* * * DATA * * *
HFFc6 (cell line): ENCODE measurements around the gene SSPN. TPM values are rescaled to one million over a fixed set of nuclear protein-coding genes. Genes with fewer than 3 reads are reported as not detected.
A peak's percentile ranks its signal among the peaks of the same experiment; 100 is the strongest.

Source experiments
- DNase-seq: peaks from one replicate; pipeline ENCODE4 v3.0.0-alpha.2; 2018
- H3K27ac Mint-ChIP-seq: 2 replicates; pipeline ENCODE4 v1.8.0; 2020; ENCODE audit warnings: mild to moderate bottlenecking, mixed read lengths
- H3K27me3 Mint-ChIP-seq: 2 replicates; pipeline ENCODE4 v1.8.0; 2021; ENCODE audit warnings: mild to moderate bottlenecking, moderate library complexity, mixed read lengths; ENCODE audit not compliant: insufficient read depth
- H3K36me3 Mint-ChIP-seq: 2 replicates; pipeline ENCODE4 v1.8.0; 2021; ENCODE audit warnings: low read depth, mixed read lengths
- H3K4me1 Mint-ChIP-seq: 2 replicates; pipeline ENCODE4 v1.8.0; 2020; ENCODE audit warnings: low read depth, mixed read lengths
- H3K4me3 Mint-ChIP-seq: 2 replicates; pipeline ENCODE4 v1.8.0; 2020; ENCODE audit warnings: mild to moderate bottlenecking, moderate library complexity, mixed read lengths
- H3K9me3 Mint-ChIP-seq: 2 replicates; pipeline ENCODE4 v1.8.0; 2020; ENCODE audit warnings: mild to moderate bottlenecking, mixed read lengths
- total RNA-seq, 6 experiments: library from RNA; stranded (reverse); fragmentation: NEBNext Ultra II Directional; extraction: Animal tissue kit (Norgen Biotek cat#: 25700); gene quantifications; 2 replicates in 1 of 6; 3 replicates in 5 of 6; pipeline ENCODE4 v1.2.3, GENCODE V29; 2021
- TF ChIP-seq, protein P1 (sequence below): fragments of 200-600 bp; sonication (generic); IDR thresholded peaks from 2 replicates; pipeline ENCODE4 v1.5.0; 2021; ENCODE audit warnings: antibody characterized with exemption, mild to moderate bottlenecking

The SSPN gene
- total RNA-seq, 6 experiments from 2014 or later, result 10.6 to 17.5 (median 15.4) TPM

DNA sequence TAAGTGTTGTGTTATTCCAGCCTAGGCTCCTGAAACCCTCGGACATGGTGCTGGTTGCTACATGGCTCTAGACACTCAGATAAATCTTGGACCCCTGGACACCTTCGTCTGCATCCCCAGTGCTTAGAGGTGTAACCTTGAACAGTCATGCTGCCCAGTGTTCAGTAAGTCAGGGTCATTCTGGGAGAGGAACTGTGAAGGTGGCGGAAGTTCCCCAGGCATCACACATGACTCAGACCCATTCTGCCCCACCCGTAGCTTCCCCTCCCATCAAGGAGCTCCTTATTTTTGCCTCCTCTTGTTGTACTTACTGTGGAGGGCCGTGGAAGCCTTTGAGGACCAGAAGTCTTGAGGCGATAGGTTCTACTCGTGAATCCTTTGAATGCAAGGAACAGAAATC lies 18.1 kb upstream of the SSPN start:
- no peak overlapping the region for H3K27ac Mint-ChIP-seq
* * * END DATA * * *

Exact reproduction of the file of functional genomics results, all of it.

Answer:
HFFc6 (cell line): ENCODE measurements around the gene SSPN. TPM values are rescaled to one million over a fixed set of nuclear protein-coding genes. Genes with fewer than 3 reads are reported as not detected.
A peak's percentile ranks its signal among the peaks of the same experiment; 100 is the strongest.

Source experiments
- DNase-seq: peaks from one replicate; pipeline ENCODE4 v3.0.0-alpha.2; 2018
- H3K27ac Mint-ChIP-seq: 2 replicates; pipeline ENCODE4 v1.8.0; 2020; ENCODE audit warnings: mild to moderate bottlenecking, mixed read lengths
- H3K27me3 Mint-ChIP-seq: 2 replicates; pipeline ENCODE4 v1.8.0; 2021; ENCODE audit warnings: mild to moderate bottlenecking, moderate library complexity, mixed read lengths; ENCODE audit not compliant: insufficient read depth
- H3K36me3 Mint-ChIP-seq: 2 replicates; pipeline ENCODE4 v1.8.0; 2021; ENCODE audit warnings: low read depth, mixed read lengths
- H3K4me1 Mint-ChIP-seq: 2 replicates; pipeline ENCODE4 v1.8.0; 2020; ENCODE audit warnings: low read depth, mixed read lengths
- H3K4me3 Mint-ChIP-seq: 2 replicates; pipeline ENCODE4 v1.8.0; 2020; ENCODE audit warnings: mild to moderate bottlenecking, moderate library complexity, mixed read lengths
- H3K9me3 Mint-ChIP-seq: 2 replicates; pipeline ENCODE4 v1.8.0; 2020; ENCODE audit warnings: mild to moderate bottlenecking, mixed read lengths
- total RNA-seq, 6 experiments: library from RNA; stranded (reverse); fragmentation: NEBNext Ultra II Directional; extraction: Animal tissue kit (Norgen Biotek cat#: 25700); gene quantifications; 2 replicates in 1 of 6; 3 replicates in 5 of 6; pipeline ENCODE4 v1.2.3, GENCODE V29; 2021
- TF ChIP-seq, protein P1 (sequence below): fragments of 200-600 bp; sonication (generic); IDR thresholded peaks from 2 replicates; pipeline ENCODE4 v1.5.0; 2021; ENCODE audit warnings: antibody characterized with exemption, mild to moderate bottlenecking

The SSPN gene
- total RNA-seq, 6 experiments from 2014 or later, result 10.6 to 17.5 (median 15.4) TPM

DNA sequence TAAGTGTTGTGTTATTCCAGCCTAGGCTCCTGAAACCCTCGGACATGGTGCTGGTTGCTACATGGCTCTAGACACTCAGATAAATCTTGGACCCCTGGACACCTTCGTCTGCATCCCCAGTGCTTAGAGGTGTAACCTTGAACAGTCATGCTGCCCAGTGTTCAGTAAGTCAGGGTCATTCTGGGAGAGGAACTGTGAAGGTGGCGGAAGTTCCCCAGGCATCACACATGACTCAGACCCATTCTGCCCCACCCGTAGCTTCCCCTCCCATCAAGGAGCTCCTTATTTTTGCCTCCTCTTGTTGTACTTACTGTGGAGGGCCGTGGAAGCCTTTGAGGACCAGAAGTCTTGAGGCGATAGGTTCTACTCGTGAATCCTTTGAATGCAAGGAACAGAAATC lies 18.1 kb upstream of the SSPN start:
- no peak overlapping the region for H3K27ac Mint-ChIP-seq